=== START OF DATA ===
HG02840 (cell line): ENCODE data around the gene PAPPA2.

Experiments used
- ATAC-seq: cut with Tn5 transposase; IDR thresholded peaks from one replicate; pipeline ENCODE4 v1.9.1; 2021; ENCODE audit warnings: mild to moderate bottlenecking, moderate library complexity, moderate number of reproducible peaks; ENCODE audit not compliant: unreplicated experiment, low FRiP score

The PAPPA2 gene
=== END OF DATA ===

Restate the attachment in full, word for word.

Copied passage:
HG02840 (cell line): ENCODE data around the gene PAPPA2.

Experiments used
- ATAC-seq: cut with Tn5 transposase; IDR thresholded peaks from one replicate; pipeline ENCODE4 v1.9.1; 2021; ENCODE audit warnings: mild to moderate bottlenecking, moderate library complexity, moderate number of reproducible peaks; ENCODE audit not compliant: unreplicated experiment, low FRiP score

The PAPPA2 gene